Puspa Gajmer wears many hats.
With family, he is a husband and father. At North Hill’s Himalayan Arts Language & Cultural Academy, he bears the title of founder, CEO and instructor. When he walks into Child Guidance & Family Solutions, he is a caseworker and confidant.
Unbeknownst to many, one of his first hats was painted with the word “refugee.”
Gajmer, 37, of Cuyahoga Falls, was born in Chirang, Bhutan, a small, mountainous country in south-central Asia. One night in 1989, 5-year-old Gajmer and his family fled to Nepal, joining more than 100,000 other Nepalese individuals who were being ethnically cleansed from the region.
For the next 22 years, Gajmer lived in a Nepalese refugee camp. During this time, he learned British English, attended Tribhuvan University and became involved with Youth Forum Center, an organization through which he taught music to Bhutanese youths. Between 2002 and 2011, Gajmer also taught at the Oasis Academy, a school within the refugee camp, and two private schools outside the camp, Grace Academy and Himalayan English Boarding School. It was at this time that he decided to expand his horizons.
More: ‘Don’t give up’: Akron man, 24, on fast track to success as YouTube channel nears 2 million views
More: Change Agent: Joshua Hahn rises from addiction to ministry
More: Change Agent arts educator Dan Coffield: ‘He’s able to take in ideas and help kids manifest them into reality’
“I heard some rumors that people, if they are interested, can go to America,” Gajmer said. “I want[ed] to go somewhere else… like America and then do something.”
Brave New World
Gajmer’s plane touched down east of Chicago in Quad City International Airport on Sept. 26, 2011. Soon after arriving in the U.S., he began studying music at Black Hawk College, a community college in Moline, Illinois. Gajmer also completed interpreter training at the college and started working as a medical interpreter for multiple hospitals and courts in Moline.
His first priority after coming to America was learning how to survive. The culture, people, weather and language Gajmer found himself surrounded by were completely new.
That winter, Gajmer waited at an outdoor bus stop for 15 to 30 minutes multiple times a week to get to school. He said it was quite a change for someone who had never seen snow.
“I had never had any experience of the snow in Nepal, but coming here and waiting for the bus for half an hour in the snow was really hard,” he said. After being there for six months, Gajmer acquired his driver’s license and put those snow-filled mornings behind him.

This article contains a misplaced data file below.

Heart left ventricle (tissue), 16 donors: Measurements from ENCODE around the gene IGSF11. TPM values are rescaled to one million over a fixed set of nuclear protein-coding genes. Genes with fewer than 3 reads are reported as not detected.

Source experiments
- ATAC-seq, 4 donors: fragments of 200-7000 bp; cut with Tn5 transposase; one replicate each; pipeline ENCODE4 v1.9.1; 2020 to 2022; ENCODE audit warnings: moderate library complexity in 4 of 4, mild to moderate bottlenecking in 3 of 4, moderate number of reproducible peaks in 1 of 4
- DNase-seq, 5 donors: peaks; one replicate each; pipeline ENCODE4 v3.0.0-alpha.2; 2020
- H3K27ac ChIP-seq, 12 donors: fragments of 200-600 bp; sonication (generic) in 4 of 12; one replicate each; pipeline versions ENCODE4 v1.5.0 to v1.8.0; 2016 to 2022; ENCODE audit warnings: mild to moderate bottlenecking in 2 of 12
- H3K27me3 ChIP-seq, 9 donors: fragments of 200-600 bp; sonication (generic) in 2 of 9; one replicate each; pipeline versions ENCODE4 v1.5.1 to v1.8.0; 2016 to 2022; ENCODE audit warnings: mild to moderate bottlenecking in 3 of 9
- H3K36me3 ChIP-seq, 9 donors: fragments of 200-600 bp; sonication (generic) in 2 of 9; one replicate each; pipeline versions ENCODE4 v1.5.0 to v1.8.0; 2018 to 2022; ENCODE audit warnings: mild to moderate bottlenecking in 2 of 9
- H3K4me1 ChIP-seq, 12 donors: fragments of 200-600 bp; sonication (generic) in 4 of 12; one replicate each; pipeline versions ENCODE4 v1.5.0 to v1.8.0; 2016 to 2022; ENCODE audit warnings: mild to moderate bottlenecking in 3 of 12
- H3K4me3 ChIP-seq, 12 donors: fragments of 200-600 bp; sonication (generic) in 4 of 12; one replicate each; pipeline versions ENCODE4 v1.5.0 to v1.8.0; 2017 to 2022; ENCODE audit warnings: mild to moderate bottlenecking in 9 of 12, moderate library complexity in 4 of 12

Impact in Akron
Gajmer moved to the Akron area in 2013 in hopes of contributing to its diverse communities. He continued his education at the University of Akron while working as an interpreter at hospitals in the Akron area.
Falling into old habits, Gajmer began offering private music lessons in his home to 10 to 15 students. Later on, his friends suggested he open a school. This encouragement from friends and the Nepalese community led him to open the Himalayan Arts Language & Cultural Academy in 2016, the same year he graduated from the University of Akron. The school is located at 739 N. Main St. in Akron’s North Hill neighborhood.
After acquiring the building, Gajmer hired instructors to give lessons on music and dance to children in the community. Those who attend the school learn music theory, piano, guitar, dance and Eastern instruments such as the tabla and harmonium. Reading and writing classes also are available, as is legal consultation by the school’s lawyers.
“Most of our immigrants, they don’t have any knowledge about tickets, traffic laws, domestic violence, all these things,” Gajmer said.
In 2018, Gajmer won and matched a three-year grant from the Knight Foundation to create the first annual North Hill Music Festival the following year. The event features food, dances and music from the various cultures that coexist within North Hill. The point of the festival, Gajmer said, is to bridge the gaps between these cultures.
This year’s event takes place 9 a.m. to 5 p.m. Saturday at the Exchange House, located at 760 Elma St.
More: North Hill Music Festival returns to Akron. Here are the details
“This festival will bring together everyone, whether we are from Nepal or whether we are from India, wherever we are from,” he said.
Present and future endeavors
Today, Gajmer lives in Cuyahoga Falls with his wife and two children, Anku, 4, and Amu, 9, and works as a caseworker at Child Guidance & Family Solutions. Gajmer doesn’t have much free time with his family, career and the academy, but every now and then he visits members of the Nepalese community within Illinois.
Gajmer intends to continue the North Hill Music Festival for as long as possible and has even grander plans for the Himalayan Arts Language & Cultural Academy.
“My main vision is, in five years of time or 10 years, I want to put this academy somewhere in the top level,” he explained.
Gajmer started his life several continents away during a time of heavy ethnic cleansing and, after moving to a new country and immersing himself in its culture, has made it his goal to share the culture of Akron’s minorities with one another — an aspiration that his students and community members would surely consider to be top level.
Contact Beacon Journal reporter Tawney Beans at email@example.com and on Twitter @TawneyBeans.
The Beacon Journal is highlighting emerging leaders from newer generations who are making a difference in Summit County neighborhoods, businesses, schools and organizations. Do you know a Change Agent we should feature? Tell us about that person at firstname.lastname@example.org. Please include “Change Agents” in the subject line and be sure to share contact information for the individual.
This article originally appeared on Akron Beacon Journal: Puspa Gajmer founds school, music festival to share South Asian culture in Akron’s North HillInternet Explorer Channel Network